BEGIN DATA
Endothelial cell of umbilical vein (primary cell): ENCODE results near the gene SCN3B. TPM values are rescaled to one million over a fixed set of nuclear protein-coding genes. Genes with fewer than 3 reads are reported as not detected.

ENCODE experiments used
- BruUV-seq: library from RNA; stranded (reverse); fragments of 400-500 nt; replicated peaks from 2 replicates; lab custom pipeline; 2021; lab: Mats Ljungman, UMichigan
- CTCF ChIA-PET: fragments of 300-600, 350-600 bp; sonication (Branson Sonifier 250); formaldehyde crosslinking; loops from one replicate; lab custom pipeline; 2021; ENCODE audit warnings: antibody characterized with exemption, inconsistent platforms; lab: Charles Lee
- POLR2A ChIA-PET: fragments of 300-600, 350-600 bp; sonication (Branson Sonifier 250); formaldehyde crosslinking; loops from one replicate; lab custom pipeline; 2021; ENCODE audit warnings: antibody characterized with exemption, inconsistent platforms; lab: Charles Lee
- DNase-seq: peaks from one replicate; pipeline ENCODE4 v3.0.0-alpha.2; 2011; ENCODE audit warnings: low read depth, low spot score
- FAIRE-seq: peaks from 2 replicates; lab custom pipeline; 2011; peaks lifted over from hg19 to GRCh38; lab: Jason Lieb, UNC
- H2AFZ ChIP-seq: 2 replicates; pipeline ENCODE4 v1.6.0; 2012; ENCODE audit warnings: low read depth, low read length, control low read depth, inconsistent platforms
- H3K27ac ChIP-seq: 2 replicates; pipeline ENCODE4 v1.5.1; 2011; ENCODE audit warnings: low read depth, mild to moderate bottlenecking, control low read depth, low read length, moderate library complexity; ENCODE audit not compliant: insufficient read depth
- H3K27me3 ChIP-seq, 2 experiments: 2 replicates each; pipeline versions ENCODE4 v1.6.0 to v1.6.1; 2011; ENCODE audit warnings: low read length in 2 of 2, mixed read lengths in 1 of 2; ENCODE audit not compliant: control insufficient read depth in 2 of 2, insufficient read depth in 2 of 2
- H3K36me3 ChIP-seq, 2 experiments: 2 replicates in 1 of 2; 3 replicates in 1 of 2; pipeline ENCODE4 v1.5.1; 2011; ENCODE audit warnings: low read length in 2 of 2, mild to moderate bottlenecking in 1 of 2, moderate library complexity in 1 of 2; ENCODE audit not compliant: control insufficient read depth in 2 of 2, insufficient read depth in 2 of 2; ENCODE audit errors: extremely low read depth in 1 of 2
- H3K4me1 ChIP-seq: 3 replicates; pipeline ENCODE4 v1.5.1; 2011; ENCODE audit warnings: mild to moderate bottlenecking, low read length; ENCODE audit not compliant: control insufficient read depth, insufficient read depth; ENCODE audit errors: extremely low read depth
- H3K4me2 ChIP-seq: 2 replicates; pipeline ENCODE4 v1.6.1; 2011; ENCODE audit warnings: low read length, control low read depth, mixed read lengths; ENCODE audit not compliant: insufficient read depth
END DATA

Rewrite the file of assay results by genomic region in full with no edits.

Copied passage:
Endothelial cell of umbilical vein (primary cell): ENCODE results near the gene SCN3B. TPM values are rescaled to one million over a fixed set of nuclear protein-coding genes. Genes with fewer than 3 reads are reported as not detected.

ENCODE experiments used
- BruUV-seq: library from RNA; stranded (reverse); fragments of 400-500 nt; replicated peaks from 2 replicates; lab custom pipeline; 2021; lab: Mats Ljungman, UMichigan
- CTCF ChIA-PET: fragments of 300-600, 350-600 bp; sonication (Branson Sonifier 250); formaldehyde crosslinking; loops from one replicate; lab custom pipeline; 2021; ENCODE audit warnings: antibody characterized with exemption, inconsistent platforms; lab: Charles Lee
- POLR2A ChIA-PET: fragments of 300-600, 350-600 bp; sonication (Branson Sonifier 250); formaldehyde crosslinking; loops from one replicate; lab custom pipeline; 2021; ENCODE audit warnings: antibody characterized with exemption, inconsistent platforms; lab: Charles Lee
- DNase-seq: peaks from one replicate; pipeline ENCODE4 v3.0.0-alpha.2; 2011; ENCODE audit warnings: low read depth, low spot score
- FAIRE-seq: peaks from 2 replicates; lab custom pipeline; 2011; peaks lifted over from hg19 to GRCh38; lab: Jason Lieb, UNC
- H2AFZ ChIP-seq: 2 replicates; pipeline ENCODE4 v1.6.0; 2012; ENCODE audit warnings: low read depth, low read length, control low read depth, inconsistent platforms
- H3K27ac ChIP-seq: 2 replicates; pipeline ENCODE4 v1.5.1; 2011; ENCODE audit warnings: low read depth, mild to moderate bottlenecking, control low read depth, low read length, moderate library complexity; ENCODE audit not compliant: insufficient read depth
- H3K27me3 ChIP-seq, 2 experiments: 2 replicates each; pipeline versions ENCODE4 v1.6.0 to v1.6.1; 2011; ENCODE audit warnings: low read length in 2 of 2, mixed read lengths in 1 of 2; ENCODE audit not compliant: control insufficient read depth in 2 of 2, insufficient read depth in 2 of 2
- H3K36me3 ChIP-seq, 2 experiments: 2 replicates in 1 of 2; 3 replicates in 1 of 2; pipeline ENCODE4 v1.5.1; 2011; ENCODE audit warnings: low read length in 2 of 2, mild to moderate bottlenecking in 1 of 2, moderate library complexity in 1 of 2; ENCODE audit not compliant: control insufficient read depth in 2 of 2, insufficient read depth in 2 of 2; ENCODE audit errors: extremely low read depth in 1 of 2
- H3K4me1 ChIP-seq: 3 replicates; pipeline ENCODE4 v1.5.1; 2011; ENCODE audit warnings: mild to moderate bottlenecking, low read length; ENCODE audit not compliant: control insufficient read depth, insufficient read depth; ENCODE audit errors: extremely low read depth
- H3K4me2 ChIP-seq: 2 replicates; pipeline ENCODE4 v1.6.1; 2011; ENCODE audit warnings: low read length, control low read depth, mixed read lengths; ENCODE audit not compliant: insufficient read depth